This green silk day dress, patterned with an abstracted floral design, displays aspects of style associated with the early 1870s. Its bustle silhouette, vibrant hue, and abundance of trimmings all speak to its fashionability and provide an insight into the trends of the year.
About the Look
his day dress is made entirely of a vibrant green silk that is printed with a floral ditsy pattern in a darker shade of green. The bustled silhouette of this garment is straight in the front with added volume in the back, as was popular at the time (Fig. 2). Trimmings in the same green hue as the fabric adorn the sleeves, waist, skirt, princess lines, and neckline of the dress. These trims are comprised of rows of tassels beneath ruched strips of fabric (Fig. 3), culminating in bows at the elbows and back of the waist. Rows of tassels form a deep V down the front of the bodice, imitating a vest, and buttons with passementerie detailing in the same shade of green are positioned along center-front (Fig. 4).
About the context
he silhouette of this garment, with a large bustle in the back overlaid with voluminous folds of fabric, was highly fashionable during the late 1860s and early 1870s. It was also considered stylish to create the illusion of a vest on a dress rather than overlaying separate garments atop one another. As explained in Godey’s Lady’s Book and Magazine’s “Chitchat on Fashions for November” (1871):
“Vests are the leading feature on all basques and sacques, both for outdoor and house dresses… sometimes they are only simulated by plastrons of silk or velvet, set smoothly on the basque front in vest shape, and trimmed at the outer edge. They give an appearance of breadth that is found to be very becoming.” (486)
Figure 5 is a fashion plate from 1870 that showcases this trend, with lapels built into the bodice of the dress, imitating a separate blazer. This image shares multiple similarities with the main garment, such as its bustled silhouette, imitation-jacket, and tablier, all decorated with large swathes of fringe and pleated fabric.
As noted in Godey’s Lady’s Book and Magazine’s “Chitchats on Fashions for October” (1871), combining multiple trims on one garment was considered to be incredibly stylish. This can be seen in many examples of gowns that include combinations of tassels, fringe, braids, bows, and ruched or pleated strips of fabric. Tassels and fringe were particularly fashionable at this time and were sometimes dyed to match the garment’s main fabric. This can be seen in the green day dress as well as in figure 6, which depicts a completely monochromatic outfit, detailed with trimmings such as fringe, pleats, and bows all in the same shade.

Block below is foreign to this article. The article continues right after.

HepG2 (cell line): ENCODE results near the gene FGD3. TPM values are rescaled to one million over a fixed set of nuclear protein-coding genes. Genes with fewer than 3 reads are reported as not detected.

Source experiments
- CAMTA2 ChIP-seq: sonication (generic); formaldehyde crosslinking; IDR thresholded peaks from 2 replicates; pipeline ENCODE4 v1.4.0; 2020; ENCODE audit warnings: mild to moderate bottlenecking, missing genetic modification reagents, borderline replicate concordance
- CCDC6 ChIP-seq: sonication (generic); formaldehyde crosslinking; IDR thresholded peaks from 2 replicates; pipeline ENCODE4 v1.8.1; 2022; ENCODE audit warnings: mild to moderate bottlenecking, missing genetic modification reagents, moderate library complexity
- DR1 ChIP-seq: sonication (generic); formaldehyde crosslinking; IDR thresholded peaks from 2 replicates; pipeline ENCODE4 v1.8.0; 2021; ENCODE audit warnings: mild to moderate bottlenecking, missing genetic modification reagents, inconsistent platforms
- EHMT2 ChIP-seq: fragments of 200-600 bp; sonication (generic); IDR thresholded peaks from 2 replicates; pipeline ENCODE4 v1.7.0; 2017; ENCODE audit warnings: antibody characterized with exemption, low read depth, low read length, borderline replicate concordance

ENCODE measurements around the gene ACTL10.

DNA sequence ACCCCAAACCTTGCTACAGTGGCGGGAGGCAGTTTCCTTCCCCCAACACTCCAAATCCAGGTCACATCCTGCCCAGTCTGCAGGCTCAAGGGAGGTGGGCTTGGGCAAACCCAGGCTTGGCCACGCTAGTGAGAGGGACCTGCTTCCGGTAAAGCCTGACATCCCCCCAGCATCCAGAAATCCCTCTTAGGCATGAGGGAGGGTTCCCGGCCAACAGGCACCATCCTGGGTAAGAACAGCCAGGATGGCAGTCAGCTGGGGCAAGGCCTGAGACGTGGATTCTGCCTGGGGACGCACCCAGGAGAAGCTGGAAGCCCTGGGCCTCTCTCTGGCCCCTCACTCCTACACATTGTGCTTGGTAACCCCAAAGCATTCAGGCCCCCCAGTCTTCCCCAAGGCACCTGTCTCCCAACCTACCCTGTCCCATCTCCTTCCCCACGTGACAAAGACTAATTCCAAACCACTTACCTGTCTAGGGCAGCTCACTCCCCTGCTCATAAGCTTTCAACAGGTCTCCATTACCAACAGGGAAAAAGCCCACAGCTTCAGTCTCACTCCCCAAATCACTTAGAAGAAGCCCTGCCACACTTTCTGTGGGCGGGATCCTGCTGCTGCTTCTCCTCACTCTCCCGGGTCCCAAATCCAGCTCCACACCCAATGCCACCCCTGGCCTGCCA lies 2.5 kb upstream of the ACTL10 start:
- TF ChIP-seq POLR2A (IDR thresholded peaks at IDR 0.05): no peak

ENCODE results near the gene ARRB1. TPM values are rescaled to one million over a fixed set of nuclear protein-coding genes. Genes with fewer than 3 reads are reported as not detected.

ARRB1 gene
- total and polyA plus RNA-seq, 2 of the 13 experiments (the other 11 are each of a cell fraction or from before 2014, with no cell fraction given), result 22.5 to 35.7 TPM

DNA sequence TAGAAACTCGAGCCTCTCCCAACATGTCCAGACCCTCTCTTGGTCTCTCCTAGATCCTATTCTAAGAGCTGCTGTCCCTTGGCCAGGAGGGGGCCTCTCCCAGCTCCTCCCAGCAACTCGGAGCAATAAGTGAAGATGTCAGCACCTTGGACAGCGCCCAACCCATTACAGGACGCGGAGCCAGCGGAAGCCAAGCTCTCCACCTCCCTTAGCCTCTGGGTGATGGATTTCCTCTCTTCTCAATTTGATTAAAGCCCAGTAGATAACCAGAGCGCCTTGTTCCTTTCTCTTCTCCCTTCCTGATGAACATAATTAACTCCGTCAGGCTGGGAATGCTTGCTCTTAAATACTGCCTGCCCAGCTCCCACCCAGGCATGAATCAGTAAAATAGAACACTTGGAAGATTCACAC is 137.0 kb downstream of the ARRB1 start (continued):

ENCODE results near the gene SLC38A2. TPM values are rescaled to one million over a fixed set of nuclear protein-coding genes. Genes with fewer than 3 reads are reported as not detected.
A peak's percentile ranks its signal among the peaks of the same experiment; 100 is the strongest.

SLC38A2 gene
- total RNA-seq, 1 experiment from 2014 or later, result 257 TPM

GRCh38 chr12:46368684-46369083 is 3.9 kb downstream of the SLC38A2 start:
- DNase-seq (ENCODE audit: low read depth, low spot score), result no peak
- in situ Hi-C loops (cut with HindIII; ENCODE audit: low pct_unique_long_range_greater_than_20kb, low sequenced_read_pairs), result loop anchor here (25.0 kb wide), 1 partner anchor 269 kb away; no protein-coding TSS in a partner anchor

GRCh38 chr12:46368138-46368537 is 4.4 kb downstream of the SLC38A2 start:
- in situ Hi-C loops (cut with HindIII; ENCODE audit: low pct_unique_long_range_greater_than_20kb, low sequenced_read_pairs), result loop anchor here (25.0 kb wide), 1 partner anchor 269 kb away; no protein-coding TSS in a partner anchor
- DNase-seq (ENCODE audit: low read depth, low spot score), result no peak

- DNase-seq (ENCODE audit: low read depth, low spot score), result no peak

As opposed to these more tonal dresses, highly contrasting trimmings were sometimes used to create a dramatic look. As seen in figure 7, a carte de visite of the highly revered style icon, Empress Eugénie, large, black tassels over white fabric could be used to create a stunning effect. Focal points that trims were often placed on were the neckline, waist, sleeves, and hems of dresses as well as along various points of fullness on the skirt. Figure 8 depicts a light blue silk dress with similar trimming placement and drapery to those seen on the green day dress.
Black was considered to be the most fashionable color during this time period, but closely following behind were deeply-saturated jewel tones. For example, the November 1869 edition of Godey’s Lady’s Book considers this particular “cypress green”, as one of the most popular colors of the season. This can be observed in other publications as well, such as in Bow Bells‘ “Fashions for December” (1869):
“Bright and beautiful are the tints of the fabrics which have been fashioned for the coming season of joyousness and mirth.” (430)
The creation of aniline dyes enabled fabrics be produced in a wide range of bright colors, including this popular green shade. This invention brought drastic changes to the fashion industry and vibrantly-dyed fabrics enticed and amazed consumers. An 1873 article titled, “A New Art” in Harper’s Bazar heavily praises the beauty of these newly-discovered synthetic colors:
“Many tints out of [an] infinite variety have been added to our list by the experimenters with the aniline dyes, and hues that were so evanescent and so beautiful when seen in the clouds that we hardly believed we saw them, but fancied them rather air deceptions or freaks of our imagination, have recently been established facts in our ribbons and tissues… effects of color give a vivid gratification… they bring an exquisite enjoyment which scarcely any thing else equals.” (658)
Figures 9 and 10, which are both from the Metropolitan Museum of Art’s costume collection, display various green shades that were achieved with aniline dyes. These dresses closely relate to the main garment in regards to color, silhouette, and trimmings and, together, they show an amalgamation of some of the period’s most-favored fashion trends.
Tthis dress was exhibited in the “From Queen to Empress: Victorian Dress 1837-1877” exhibition at the Metropolitan Museum of Art from December 15, 1988 to April 16, 1989.
- “A New Art.” Harper’s Bazar 6, no. 42 (October 18, 1873): 658. https://libproxy.fitsuny.edu:2818/docview/1850150996?accountid=27253.
- “Chitchat on Fashions for November.” Godey’s Lady Book and Magazine 83 (December 1871): 485–86. https://babel.hathitrust.org/cgi/pt?id=umn.31951d00322056l;view=1up;seq=989.
- “Chitchat on Fashions for October.” Godey’s Lady Book and Magazine 83 (October 1871): 388. https://babel.hathitrust.org/cgi/pt?id=umn.31951d00322056l;view=1up;seq=900.
- “Fashions for December.” Bow Bells: A Weekly Magazine of General Literature 6, no. 278 (December 1, 1869): 430. https://babel.hathitrust.org/cgi/pt?id=umn.319510007314801;view=1up;seq=442.